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Academic Sutta Name Notes PSA Plae Vagga Nikaya PTS Keywords
J.253 Ma.nika.n.tha Jaataka After the death of their parents, the bodhisatva and his younger brother lived as ascetics in leaf huts on the Ganges, the elder being further upstream than the younger. One day, a Naga king called Manikantha, while walking along the river in the guise of a man, came to the hut of the younger ascetic and became his friend. Thereafter, the king made a daily visit and their friendship closened. Eventually Manikantha grew so familiar with the ascetic that he put off his disguise and would lie for a few moments with the ascetic inside his coils until his affection was satisfied. The ascetic, however, became afraid of his naga-shape and became thin and pale. Noticing this, the bodhisatva suggested that his brother should ask for the jewel the naga wore round his neck. The next day, the ascetic made the request and Manikantha hurried away. Several times the same thing happened and eventually he didnít visit any more. The ascetic was much grieved by the absence, but the bodhisatva comforted him. The Buddha related this story at the Aggalava Cetiya near Alavi. The monks of Alavi became so importunate with their requests for building materials from the householders that at the mere sight of a monk, the householders would hurry indoors. Maha Kassapa discovered this and reported it to the Buddha who admonished the monks against begging. On the same occasion, the Buddha also taught the Brahmadatta Jaataka (J.323) and the A.t.thisena Jaataka (J.403). see also Vin.iii.146 58/022 Jaataka Khuddhaka J.ii.283ff. familiarity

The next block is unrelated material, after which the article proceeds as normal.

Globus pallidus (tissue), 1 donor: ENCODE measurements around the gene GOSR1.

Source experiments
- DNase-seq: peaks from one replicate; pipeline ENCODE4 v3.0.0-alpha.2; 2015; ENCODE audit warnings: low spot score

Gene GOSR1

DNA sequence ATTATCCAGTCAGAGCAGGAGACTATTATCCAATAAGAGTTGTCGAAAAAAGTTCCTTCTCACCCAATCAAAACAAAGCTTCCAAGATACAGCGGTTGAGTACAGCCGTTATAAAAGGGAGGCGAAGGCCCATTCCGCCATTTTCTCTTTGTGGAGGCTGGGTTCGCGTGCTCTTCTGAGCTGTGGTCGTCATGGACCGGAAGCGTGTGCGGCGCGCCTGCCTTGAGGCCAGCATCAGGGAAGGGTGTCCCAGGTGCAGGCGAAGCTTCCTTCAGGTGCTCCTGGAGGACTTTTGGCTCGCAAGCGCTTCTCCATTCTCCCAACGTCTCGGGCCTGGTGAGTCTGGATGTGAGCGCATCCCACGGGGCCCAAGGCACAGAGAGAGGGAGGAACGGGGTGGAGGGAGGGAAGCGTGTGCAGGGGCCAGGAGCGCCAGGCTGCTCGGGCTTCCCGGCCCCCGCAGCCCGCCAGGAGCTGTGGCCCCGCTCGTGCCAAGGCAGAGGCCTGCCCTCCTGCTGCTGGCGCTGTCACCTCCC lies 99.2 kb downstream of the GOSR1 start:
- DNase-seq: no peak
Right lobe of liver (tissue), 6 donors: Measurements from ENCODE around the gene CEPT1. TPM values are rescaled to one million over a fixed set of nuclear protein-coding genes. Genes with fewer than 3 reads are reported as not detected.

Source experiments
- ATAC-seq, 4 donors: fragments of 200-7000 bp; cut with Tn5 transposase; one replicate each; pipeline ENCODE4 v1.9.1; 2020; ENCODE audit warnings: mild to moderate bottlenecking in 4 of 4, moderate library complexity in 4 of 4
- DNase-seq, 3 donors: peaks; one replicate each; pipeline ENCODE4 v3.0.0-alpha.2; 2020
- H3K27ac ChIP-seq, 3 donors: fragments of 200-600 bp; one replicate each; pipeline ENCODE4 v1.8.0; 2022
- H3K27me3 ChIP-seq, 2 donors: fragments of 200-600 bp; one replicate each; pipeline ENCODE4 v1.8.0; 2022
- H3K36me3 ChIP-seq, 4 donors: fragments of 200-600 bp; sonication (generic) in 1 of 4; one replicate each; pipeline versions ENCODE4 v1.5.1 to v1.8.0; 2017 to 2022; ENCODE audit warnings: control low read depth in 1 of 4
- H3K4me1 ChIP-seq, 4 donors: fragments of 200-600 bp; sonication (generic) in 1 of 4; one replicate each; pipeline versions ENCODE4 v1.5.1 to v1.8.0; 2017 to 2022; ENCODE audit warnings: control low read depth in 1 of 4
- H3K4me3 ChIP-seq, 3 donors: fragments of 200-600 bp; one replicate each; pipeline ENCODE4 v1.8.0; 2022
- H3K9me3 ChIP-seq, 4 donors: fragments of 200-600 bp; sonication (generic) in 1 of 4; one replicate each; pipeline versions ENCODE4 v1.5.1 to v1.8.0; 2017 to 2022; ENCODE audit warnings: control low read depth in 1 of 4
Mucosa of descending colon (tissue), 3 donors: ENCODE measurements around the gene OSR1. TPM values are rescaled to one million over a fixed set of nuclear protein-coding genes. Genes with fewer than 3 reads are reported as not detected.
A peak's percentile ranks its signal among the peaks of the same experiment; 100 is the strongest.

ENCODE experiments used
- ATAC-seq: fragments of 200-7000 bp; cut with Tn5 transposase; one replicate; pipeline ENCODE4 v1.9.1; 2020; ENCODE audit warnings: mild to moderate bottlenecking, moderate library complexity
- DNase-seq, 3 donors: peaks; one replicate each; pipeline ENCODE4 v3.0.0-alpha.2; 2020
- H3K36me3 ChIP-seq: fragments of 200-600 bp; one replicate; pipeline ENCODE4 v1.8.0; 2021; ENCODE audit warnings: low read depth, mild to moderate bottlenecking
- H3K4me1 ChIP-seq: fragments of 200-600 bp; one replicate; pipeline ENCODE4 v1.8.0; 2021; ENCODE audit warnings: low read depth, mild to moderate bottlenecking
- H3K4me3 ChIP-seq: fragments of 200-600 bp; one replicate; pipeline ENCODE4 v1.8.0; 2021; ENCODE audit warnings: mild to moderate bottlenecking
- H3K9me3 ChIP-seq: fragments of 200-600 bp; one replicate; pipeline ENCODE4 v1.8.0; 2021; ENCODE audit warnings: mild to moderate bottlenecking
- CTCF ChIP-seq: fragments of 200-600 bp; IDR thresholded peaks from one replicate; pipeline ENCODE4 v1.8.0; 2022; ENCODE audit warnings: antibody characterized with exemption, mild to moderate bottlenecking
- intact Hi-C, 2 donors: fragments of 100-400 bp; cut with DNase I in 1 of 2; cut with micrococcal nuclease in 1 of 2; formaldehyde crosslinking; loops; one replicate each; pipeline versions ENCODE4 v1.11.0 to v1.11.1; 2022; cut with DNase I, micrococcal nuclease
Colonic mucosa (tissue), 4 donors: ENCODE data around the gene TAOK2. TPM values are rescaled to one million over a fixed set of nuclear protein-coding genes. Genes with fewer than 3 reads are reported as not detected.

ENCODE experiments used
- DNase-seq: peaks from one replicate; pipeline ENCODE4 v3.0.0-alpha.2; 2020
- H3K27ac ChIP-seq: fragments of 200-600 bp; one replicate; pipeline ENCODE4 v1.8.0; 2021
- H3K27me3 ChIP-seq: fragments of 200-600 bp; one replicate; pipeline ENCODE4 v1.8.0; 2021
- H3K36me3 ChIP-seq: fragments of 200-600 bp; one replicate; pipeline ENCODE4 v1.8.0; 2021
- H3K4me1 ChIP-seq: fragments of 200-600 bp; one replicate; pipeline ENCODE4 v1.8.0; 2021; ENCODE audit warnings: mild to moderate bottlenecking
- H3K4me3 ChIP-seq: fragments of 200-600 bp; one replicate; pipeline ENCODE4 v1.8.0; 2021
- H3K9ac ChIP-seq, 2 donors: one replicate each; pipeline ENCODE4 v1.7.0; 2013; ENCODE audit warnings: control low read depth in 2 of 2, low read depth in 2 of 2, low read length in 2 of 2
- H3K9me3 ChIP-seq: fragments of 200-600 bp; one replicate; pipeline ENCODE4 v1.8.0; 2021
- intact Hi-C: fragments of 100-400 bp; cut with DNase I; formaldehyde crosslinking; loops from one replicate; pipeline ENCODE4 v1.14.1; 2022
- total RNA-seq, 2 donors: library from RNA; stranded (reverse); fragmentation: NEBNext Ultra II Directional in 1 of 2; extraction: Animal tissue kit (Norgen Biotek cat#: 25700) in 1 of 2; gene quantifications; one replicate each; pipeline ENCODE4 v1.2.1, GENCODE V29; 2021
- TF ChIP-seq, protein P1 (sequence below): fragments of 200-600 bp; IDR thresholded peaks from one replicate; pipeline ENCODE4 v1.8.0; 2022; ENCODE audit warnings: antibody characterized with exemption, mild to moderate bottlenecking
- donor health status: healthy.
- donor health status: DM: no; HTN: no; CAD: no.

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Last modified on: Sunday, 2 January 2000.